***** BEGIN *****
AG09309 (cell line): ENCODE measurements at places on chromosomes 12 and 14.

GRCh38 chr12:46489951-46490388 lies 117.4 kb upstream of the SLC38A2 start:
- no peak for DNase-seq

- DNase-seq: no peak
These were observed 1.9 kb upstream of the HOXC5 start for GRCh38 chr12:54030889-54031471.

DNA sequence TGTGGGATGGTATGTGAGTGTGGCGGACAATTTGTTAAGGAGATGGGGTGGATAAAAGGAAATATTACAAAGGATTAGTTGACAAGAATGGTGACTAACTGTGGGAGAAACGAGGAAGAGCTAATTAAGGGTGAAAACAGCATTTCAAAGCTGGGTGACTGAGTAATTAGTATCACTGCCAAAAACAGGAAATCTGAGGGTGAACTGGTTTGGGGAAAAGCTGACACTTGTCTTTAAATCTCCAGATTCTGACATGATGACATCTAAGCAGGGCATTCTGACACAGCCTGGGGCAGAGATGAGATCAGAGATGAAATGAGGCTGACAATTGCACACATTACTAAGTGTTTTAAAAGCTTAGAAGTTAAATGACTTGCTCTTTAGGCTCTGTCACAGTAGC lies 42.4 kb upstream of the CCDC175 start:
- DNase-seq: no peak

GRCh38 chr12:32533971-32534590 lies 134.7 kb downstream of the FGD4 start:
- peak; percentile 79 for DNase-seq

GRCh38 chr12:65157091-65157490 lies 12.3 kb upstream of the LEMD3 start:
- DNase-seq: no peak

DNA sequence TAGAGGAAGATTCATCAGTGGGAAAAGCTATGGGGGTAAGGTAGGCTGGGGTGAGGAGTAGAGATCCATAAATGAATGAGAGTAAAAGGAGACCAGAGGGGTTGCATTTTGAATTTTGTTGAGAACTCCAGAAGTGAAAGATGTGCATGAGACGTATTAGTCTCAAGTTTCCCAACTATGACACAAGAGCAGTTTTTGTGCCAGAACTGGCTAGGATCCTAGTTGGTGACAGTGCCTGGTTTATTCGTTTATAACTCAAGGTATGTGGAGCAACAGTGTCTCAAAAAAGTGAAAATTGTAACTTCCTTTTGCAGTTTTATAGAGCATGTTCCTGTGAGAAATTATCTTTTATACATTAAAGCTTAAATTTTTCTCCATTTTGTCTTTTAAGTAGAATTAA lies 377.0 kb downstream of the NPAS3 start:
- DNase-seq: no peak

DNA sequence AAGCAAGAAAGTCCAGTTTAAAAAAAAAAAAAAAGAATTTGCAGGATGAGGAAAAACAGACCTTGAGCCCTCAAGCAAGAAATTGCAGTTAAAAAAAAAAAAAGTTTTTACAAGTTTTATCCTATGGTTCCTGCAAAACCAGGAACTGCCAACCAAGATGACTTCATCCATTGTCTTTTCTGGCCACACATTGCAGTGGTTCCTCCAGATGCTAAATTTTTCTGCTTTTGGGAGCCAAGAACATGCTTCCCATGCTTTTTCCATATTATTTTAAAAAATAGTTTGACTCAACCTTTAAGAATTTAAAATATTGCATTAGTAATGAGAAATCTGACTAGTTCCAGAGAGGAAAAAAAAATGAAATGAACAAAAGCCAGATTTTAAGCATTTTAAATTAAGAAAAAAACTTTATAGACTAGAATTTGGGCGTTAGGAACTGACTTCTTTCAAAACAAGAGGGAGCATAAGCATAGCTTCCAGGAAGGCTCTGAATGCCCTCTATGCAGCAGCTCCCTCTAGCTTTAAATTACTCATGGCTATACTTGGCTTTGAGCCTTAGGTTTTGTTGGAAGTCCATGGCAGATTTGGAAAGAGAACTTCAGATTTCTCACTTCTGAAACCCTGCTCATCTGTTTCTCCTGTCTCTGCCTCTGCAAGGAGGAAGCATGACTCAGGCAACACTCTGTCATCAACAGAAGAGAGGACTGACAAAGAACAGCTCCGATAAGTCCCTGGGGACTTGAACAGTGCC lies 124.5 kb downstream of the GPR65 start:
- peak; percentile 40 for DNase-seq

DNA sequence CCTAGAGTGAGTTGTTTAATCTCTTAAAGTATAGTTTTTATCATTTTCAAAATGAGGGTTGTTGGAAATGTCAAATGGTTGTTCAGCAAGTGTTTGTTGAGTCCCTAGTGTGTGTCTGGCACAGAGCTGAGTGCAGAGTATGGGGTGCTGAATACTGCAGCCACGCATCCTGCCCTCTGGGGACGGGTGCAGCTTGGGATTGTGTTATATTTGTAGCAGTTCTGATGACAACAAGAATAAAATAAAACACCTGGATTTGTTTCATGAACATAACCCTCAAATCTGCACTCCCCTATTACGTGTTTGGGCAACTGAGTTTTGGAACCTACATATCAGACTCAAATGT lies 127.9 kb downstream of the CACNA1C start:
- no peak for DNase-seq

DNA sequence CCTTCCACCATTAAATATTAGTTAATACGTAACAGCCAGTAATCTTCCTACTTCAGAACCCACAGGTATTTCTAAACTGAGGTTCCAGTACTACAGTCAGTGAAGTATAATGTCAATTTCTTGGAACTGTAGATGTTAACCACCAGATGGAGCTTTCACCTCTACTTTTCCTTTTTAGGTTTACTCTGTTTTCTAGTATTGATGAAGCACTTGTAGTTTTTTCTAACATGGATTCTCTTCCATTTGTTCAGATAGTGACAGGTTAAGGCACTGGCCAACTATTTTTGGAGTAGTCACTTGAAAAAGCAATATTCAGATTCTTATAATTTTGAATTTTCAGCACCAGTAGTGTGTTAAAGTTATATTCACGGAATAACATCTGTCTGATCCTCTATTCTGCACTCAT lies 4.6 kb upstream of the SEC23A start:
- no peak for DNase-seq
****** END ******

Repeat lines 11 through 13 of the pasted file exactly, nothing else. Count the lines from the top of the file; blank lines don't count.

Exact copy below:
- DNase-seq: no peak

DNA sequence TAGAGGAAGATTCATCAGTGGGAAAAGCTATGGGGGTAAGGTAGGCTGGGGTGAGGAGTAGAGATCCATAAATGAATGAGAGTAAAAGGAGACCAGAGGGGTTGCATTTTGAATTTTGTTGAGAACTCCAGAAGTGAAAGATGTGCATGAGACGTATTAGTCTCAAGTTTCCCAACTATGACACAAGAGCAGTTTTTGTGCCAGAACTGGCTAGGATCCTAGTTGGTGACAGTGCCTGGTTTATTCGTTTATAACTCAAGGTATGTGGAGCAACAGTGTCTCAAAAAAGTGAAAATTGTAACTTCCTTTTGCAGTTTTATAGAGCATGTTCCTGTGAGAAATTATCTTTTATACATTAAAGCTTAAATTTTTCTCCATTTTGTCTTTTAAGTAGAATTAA lies 377.0 kb downstream of the NPAS3 start:
- DNase-seq: no peak